“It didn’t work out that well for me,” Shifman said of repurchasing the properties. “I didn’t get anything for my money.

“The taxes are more than it’s worth. The houses don’t have any value at all. If the properties were worth the value of the houses, people would pay the taxes.”

Detroit’s tax rates — 65 mills for homeowners and 83 mills on other property owners — are the highest in the state, according to a recent Citizens Research Council of Michigan report. The average statewide rate is 31 mills for homeowners and 48 mills for other property owners.

Dan Lijana, a spokesman for Mayor Dave Bing, said the city has been reducing residential assessments “in the double-digit range” over the last four years, but that “distressed sales,” such as the sales from the county auction, can’t be a factor.

Cusimano’s neighbors on Fairmount, a street in northeast Detroit with mostly maintained aluminum-sided bungalows, argued they are paying taxes and were angered when told of the loophole.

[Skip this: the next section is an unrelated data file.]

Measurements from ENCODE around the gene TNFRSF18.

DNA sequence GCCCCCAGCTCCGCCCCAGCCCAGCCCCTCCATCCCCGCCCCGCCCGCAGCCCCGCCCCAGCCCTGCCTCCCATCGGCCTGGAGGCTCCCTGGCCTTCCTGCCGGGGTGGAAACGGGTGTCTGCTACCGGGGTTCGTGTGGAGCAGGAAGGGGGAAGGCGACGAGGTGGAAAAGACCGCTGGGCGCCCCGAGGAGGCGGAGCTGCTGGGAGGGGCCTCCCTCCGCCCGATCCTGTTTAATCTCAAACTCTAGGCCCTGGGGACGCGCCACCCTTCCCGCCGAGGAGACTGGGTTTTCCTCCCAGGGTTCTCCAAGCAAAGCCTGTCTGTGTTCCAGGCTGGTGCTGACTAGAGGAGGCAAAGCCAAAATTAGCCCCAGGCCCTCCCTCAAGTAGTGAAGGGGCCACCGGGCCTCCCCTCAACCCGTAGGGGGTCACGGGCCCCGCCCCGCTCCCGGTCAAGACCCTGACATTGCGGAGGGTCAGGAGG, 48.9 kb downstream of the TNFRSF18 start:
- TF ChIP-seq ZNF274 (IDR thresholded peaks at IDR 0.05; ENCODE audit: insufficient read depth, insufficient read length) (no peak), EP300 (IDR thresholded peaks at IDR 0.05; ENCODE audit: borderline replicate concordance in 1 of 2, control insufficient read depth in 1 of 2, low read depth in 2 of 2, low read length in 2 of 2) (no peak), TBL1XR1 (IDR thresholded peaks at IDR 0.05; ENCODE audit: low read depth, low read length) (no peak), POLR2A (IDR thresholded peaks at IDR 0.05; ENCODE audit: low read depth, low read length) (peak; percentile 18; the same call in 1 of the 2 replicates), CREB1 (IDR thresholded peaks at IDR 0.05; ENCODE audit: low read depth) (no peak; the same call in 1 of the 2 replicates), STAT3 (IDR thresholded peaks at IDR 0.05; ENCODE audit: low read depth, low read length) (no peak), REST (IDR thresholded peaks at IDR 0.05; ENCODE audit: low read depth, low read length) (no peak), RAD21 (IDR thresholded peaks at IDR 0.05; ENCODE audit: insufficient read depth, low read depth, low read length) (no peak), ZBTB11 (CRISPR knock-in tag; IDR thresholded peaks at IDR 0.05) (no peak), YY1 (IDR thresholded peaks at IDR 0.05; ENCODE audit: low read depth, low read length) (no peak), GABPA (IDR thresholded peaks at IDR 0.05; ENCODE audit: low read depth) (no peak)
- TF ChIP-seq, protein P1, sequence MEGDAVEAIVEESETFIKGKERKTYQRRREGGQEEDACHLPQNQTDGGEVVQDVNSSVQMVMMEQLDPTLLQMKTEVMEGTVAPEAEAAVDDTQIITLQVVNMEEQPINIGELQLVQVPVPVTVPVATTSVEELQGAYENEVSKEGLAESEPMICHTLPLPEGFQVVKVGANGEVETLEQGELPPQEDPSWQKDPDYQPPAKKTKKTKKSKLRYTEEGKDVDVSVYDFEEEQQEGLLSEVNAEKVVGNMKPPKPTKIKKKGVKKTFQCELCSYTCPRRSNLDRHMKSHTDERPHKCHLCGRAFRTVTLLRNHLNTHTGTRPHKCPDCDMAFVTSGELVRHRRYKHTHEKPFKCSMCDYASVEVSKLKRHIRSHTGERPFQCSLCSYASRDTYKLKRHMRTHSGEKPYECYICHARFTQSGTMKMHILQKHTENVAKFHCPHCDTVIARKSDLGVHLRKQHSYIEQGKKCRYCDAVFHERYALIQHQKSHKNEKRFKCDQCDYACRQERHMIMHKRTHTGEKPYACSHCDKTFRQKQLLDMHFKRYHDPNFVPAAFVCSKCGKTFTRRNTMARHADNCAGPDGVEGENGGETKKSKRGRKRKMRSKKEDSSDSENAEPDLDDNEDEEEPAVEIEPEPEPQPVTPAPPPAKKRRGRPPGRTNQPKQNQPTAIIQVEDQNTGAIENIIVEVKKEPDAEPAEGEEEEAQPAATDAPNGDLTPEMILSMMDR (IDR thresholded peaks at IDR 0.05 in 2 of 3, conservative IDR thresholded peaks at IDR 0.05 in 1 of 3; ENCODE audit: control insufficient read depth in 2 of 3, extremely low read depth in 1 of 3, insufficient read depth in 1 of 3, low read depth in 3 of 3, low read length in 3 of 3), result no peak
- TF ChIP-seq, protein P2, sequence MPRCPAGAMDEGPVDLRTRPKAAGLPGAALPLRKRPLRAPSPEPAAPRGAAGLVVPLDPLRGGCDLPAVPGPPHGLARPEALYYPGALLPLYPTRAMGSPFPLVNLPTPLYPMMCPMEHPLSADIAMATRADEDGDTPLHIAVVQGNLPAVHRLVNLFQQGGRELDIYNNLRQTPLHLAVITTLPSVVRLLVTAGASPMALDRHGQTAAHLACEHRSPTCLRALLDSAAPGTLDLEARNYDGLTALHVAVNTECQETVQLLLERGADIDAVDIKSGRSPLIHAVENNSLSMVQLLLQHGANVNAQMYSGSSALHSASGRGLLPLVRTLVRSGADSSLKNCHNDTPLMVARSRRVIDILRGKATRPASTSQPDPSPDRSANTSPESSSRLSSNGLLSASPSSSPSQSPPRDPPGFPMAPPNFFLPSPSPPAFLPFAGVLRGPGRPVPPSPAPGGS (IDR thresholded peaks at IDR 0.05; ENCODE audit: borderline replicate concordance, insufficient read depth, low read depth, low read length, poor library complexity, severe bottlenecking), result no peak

“OK, he gets to buy his back and my mother has to struggle?” said Tekena Crutcher, who lives with her mom. “The city is the way it is because of people like him not paying his taxes.”

Alexander said she’s suffering from throat cancer, but pays her taxes.

“It’s disappointing to know that the system is set up like that and things like this are allowed to happen,” she said.

Lijana said City Hall is looking at the city’s tax structure and the auction loophole.

“We are working to make the City of Detroit run more like a business,” Lijana said in an email. “This is an example of a challenge that we are looking to address both from a fiscal perspective and as a land use policy.”

Legislation aimed to stop it

Wayne County Chief Deputy Treasurer David Szymanski, whose office runs the auction, said it’s frustrating to see people ditch tax obligations, but the law allows for it.

“There is no restriction in the law about who can or cannot bid at auction,” Szymanski said. “It’s such a tough issue.”

“It’s clearly in the best interest to keep people in their homes. But it’s a very bitter pill for the people next door.”